William Schouler, A history of Massachusetts in the Civil War: Volume 2, Chapter 10: Middlesex County. (search)
undred and sixty-one thousand six hundred and eighty-six dollars and three cents ($3,961,686.03). The following are the war records of the cities and towns:— Acton Incorporated July 3, 1735. Population in 1860, 1,726; in 1865, 1,660. Valuation in 1860, $821,401; in 1865, $854,719. The selectmen in 1861 and during the egiment, which passed through Baltimore on the 19th of April, 1861. now in the service of the United States, at which it was resolved, first, that the citizens of Acton, one and all, whatever may have been their former political opinions, will unite and rally around the Constitution and flag of our Union, and be ready to imitate twho fought and fell in defence of our liberties; fourth, that the town appropriate five thousand dollars for the benefit of the families of soldiers in the town of Acton, who are, or may hereafter be, engaged in the service of the United States. A committee was appointed to superintend the expenditure of the money; also, to purcha
Francis Jackson Garrison, William Lloyd Garrison, 1805-1879; the story of his life told by his children: volume 2, Chapter 3: the Clerical appeal.—1837. (search)
ions; over resolutions prescribing the conditions of church membership; over public lectures by females, albeit Quakers; over certain discourses to children—meaning those by Henry C. Wright, the children's agent, etc. These vague complaints would be made clearer presently. The Spectator next printed a letter received by Messrs. Fitch and Towne, while waiting for just such indications of clerical and sectarian sentiment to warrant their second proceeding. The Rev. James T. Woodbury, of Acton, Mass. Brother of Levi Woodbury, the then Secretary of the Treasury, whose political standing being compromised by the clergyman's activity some took to be the cause of the latter's change of front (Lib. 7: 175). Prior to this change he had been conspicuously severe upon the pro-slavery clergy (Lib. 8.10). (who, as amusingly happened, had been prominent in making the statements prejudicial to Lib. 7.81. the American Board—namely, proving that it held slaves at the South—which so shocked the <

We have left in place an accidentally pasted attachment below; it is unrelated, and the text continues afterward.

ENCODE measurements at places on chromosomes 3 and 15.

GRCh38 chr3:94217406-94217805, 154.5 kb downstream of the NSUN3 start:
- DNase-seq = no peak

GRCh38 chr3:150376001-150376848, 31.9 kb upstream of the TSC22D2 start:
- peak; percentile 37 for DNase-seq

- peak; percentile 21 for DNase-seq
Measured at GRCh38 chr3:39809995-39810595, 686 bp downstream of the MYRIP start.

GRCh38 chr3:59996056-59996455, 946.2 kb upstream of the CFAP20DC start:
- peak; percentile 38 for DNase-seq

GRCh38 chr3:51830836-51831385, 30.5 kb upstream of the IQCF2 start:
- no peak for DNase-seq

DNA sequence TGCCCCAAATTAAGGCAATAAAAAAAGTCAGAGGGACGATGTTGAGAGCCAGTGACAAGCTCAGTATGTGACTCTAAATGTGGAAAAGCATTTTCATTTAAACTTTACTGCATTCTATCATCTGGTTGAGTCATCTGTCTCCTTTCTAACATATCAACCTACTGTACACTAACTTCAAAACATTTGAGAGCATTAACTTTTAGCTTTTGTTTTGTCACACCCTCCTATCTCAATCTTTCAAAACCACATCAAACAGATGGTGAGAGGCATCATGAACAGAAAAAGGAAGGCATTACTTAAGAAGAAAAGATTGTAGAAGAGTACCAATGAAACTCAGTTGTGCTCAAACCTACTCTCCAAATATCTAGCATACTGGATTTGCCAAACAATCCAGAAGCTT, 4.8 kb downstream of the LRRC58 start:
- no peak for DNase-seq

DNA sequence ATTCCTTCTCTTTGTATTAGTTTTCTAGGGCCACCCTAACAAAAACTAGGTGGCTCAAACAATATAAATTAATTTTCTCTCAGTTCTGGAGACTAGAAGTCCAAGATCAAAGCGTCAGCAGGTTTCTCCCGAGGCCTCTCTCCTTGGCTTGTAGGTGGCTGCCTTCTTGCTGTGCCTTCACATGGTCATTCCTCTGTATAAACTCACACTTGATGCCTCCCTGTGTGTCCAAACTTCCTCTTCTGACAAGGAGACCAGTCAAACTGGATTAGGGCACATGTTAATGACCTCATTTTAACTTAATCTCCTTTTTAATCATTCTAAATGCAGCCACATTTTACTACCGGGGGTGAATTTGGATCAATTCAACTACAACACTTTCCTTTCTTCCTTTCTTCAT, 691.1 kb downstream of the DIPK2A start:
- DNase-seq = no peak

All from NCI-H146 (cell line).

d. 4 Dec. 1815, a. 69 or 71. 11. Gilbert, s. of Edward (5), m. Martha——, and had in Pepperell, Hannah, b. 13 May 1773, m. Thomas Rundle of Boston 17 July 1810; Sally, b. 21 Feb. 1775. m. Joshua Shed; Patty, b. 9 Feb. 1778, d. 6 Aug. 1868; in Acton, ,John, b. 29 Dec. 1781; Polly. b. 4 Oct. 1783, m.——Hosley; in Pepperell, Lydia, b. 10 Sept. 1787; and in Camb., Nabby, b. 17 Sept. 1790, m. Walter Fisk. Gilbert the f. d. of lockjaw 15 Sept. 1818, a. 74; his w. Martha d. 28 June 1800, a. 50. . 1783, and had Lydia, b. 23 Aug. 1784, d. unm. 19 Ap. 1811; Thomas, b. 12 Mar. 1787, m. Sophia Webster, and d. s. p. at Troy, N. Y., 8 May 1843; Mary D., b. 12 Dec. 1790, d. unm. 2 Ap. 1872. Thomas the f. was a housewright, res. a few years at Acton and Gloucester, but returned here about 1790, res. at the junction of Front and State streets, was Selectman five years, and performed other public services. He d. of paralysis 28 Mar. 1841; his w. Lydia d. 27 May 1791. 12. Josiah, s. of Jos